General News of Saturday, 20 April 2013
Source: Peace FM
The Commonwealth Human Rights Initiative (CHRI) has criticised the Ghana Police Service (GPS) for often acting in ways that do not conform with established standards of professional conduct.
“One pillar of constitutional democracy is the rule of law but when it comes to the use of firearms officers of the GPS have been acting with impunity,” CHRI said.
CHRI has subsequently called on government to set up an independent police complaints authority to deal with such conduct.
Ms Mina Mensah, Regional Coordinator at the Africa Office of CHRI, said this in a statement on Friday.
CHRI noted that the incident of the reported killing of three suspected armed robbers at Paragon Pub at Mallam-Atta on April 12 raises important concerns about police accountability.
On Friday, April 12, it was reported that the police had shot and killed three suspected armed robbers at a drinking spot around Mallam Atta.
According to CHRI, Deputy Superintendent of Police Freeman Tetteh had said the three suspects killed were on unregistered motor bikes, and “died during a shootout with the police while attempting to rob the bar and because the police had a stronger fire power, they were able to overcome them and in the process they were shot dead”.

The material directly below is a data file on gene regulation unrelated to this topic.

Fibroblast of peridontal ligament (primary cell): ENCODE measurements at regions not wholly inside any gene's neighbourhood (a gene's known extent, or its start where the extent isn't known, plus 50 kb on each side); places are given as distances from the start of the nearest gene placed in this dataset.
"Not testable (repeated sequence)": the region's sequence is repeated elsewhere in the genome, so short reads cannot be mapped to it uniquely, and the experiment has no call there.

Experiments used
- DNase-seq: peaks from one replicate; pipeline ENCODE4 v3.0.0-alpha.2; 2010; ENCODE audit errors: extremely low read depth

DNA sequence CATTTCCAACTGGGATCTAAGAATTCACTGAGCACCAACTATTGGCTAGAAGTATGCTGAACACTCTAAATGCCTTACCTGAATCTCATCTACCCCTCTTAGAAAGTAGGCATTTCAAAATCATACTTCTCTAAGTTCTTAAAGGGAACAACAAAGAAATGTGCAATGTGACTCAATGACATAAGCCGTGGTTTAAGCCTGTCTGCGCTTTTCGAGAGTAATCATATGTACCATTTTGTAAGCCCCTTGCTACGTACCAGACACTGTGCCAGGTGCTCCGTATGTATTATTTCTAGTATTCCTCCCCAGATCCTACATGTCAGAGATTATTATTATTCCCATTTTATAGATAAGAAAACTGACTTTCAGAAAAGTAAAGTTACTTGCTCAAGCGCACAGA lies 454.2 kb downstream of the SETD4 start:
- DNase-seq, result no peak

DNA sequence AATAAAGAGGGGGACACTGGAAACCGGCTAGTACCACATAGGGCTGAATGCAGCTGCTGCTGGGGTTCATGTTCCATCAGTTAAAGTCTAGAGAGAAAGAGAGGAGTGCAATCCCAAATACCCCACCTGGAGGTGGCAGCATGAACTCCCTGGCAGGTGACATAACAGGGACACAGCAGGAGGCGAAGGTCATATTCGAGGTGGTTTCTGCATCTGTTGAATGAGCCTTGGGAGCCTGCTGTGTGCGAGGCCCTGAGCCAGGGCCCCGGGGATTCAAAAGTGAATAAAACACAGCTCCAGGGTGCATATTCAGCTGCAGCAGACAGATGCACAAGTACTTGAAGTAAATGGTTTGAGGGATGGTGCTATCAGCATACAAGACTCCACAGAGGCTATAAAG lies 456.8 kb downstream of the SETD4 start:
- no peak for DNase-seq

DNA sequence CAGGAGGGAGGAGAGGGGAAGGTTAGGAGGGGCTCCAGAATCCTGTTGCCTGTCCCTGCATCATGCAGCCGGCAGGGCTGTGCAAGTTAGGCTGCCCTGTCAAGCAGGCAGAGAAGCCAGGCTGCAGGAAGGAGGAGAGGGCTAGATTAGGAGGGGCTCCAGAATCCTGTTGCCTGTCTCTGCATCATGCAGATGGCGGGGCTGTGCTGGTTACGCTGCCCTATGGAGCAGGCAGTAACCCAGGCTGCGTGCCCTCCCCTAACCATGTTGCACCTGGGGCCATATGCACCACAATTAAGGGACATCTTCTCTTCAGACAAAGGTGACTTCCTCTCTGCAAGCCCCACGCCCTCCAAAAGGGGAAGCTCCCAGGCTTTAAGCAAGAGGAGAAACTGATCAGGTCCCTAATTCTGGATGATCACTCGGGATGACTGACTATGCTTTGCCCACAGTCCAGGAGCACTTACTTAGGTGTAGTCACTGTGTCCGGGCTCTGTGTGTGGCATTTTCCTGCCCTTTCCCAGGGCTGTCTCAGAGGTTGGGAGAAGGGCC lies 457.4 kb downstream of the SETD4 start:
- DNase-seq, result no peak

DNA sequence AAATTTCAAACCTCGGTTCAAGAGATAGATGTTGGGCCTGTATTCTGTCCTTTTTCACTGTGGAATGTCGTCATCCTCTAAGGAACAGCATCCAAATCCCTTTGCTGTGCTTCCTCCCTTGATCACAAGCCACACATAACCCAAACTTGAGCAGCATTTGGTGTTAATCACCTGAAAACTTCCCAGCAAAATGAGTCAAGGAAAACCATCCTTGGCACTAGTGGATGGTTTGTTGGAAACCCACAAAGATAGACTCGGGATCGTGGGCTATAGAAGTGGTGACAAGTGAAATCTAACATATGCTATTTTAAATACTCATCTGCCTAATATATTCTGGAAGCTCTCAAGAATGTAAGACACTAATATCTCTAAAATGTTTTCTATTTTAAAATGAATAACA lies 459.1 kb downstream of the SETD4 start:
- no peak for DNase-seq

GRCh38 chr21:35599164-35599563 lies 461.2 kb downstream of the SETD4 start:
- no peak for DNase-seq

But CHRI said its fact-finding mission on April 13, suggested the story told by the police was inaccurate.
“According to those interviewed, the suspected armed robbers came to the pub in an ‘Infinity’ car and as far as they could see and hear, did not engage the police neither did they rob the pub.
“The Police however opened fire on the car and the shooting lasted for about 30 minutes,” according to CHRI.
The Police Intelligence and Professional Standards have come out to say that they have begun investigations into the matter, a move CHRI has commended as “swift response”.
Over the years there have been media reports of police exchanging fire with alleged armed robbers and killing the said robbers.
CHRI however, said the absence of a public complaints authority, as recommended by the Archer Commission to deal with police misconduct and brutalities had allowed them to act with impunity.
Ms Mina said when operating in a democracy, rule of law was supreme so the police are expected to conduct themselves in terms of established standards of professional behavior.